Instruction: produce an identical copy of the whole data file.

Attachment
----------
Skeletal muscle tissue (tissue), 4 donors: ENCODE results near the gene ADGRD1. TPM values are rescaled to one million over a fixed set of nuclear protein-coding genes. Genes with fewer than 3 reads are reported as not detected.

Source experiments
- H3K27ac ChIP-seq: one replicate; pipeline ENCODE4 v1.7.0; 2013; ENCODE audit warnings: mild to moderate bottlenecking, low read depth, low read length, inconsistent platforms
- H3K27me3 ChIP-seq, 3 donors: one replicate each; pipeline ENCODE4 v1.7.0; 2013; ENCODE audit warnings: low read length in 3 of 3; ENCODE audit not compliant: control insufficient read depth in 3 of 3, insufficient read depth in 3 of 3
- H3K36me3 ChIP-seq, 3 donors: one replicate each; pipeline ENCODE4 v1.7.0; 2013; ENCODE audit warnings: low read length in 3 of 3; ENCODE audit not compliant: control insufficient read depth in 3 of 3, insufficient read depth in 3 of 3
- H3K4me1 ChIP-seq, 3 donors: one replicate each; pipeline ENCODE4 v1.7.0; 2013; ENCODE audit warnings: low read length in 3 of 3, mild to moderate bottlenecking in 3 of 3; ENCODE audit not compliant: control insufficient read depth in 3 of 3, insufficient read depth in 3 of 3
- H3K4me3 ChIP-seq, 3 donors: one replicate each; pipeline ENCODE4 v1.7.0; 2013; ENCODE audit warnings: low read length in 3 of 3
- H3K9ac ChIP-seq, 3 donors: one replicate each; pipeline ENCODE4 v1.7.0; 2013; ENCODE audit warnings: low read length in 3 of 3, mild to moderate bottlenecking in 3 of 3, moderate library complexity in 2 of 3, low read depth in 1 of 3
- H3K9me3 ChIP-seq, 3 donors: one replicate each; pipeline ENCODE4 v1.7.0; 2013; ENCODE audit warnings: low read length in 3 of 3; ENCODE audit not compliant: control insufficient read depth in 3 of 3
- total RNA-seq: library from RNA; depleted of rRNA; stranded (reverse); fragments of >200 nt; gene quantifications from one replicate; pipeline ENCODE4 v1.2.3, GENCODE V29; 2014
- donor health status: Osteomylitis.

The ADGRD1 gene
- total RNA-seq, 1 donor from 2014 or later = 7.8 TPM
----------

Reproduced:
Skeletal muscle tissue (tissue), 4 donors: ENCODE results near the gene ADGRD1. TPM values are rescaled to one million over a fixed set of nuclear protein-coding genes. Genes with fewer than 3 reads are reported as not detected.

Source experiments
- H3K27ac ChIP-seq: one replicate; pipeline ENCODE4 v1.7.0; 2013; ENCODE audit warnings: mild to moderate bottlenecking, low read depth, low read length, inconsistent platforms
- H3K27me3 ChIP-seq, 3 donors: one replicate each; pipeline ENCODE4 v1.7.0; 2013; ENCODE audit warnings: low read length in 3 of 3; ENCODE audit not compliant: control insufficient read depth in 3 of 3, insufficient read depth in 3 of 3
- H3K36me3 ChIP-seq, 3 donors: one replicate each; pipeline ENCODE4 v1.7.0; 2013; ENCODE audit warnings: low read length in 3 of 3; ENCODE audit not compliant: control insufficient read depth in 3 of 3, insufficient read depth in 3 of 3
- H3K4me1 ChIP-seq, 3 donors: one replicate each; pipeline ENCODE4 v1.7.0; 2013; ENCODE audit warnings: low read length in 3 of 3, mild to moderate bottlenecking in 3 of 3; ENCODE audit not compliant: control insufficient read depth in 3 of 3, insufficient read depth in 3 of 3
- H3K4me3 ChIP-seq, 3 donors: one replicate each; pipeline ENCODE4 v1.7.0; 2013; ENCODE audit warnings: low read length in 3 of 3
- H3K9ac ChIP-seq, 3 donors: one replicate each; pipeline ENCODE4 v1.7.0; 2013; ENCODE audit warnings: low read length in 3 of 3, mild to moderate bottlenecking in 3 of 3, moderate library complexity in 2 of 3, low read depth in 1 of 3
- H3K9me3 ChIP-seq, 3 donors: one replicate each; pipeline ENCODE4 v1.7.0; 2013; ENCODE audit warnings: low read length in 3 of 3; ENCODE audit not compliant: control insufficient read depth in 3 of 3
- total RNA-seq: library from RNA; depleted of rRNA; stranded (reverse); fragments of >200 nt; gene quantifications from one replicate; pipeline ENCODE4 v1.2.3, GENCODE V29; 2014
- donor health status: Osteomylitis.

The ADGRD1 gene
- total RNA-seq, 1 donor from 2014 or later = 7.8 TPM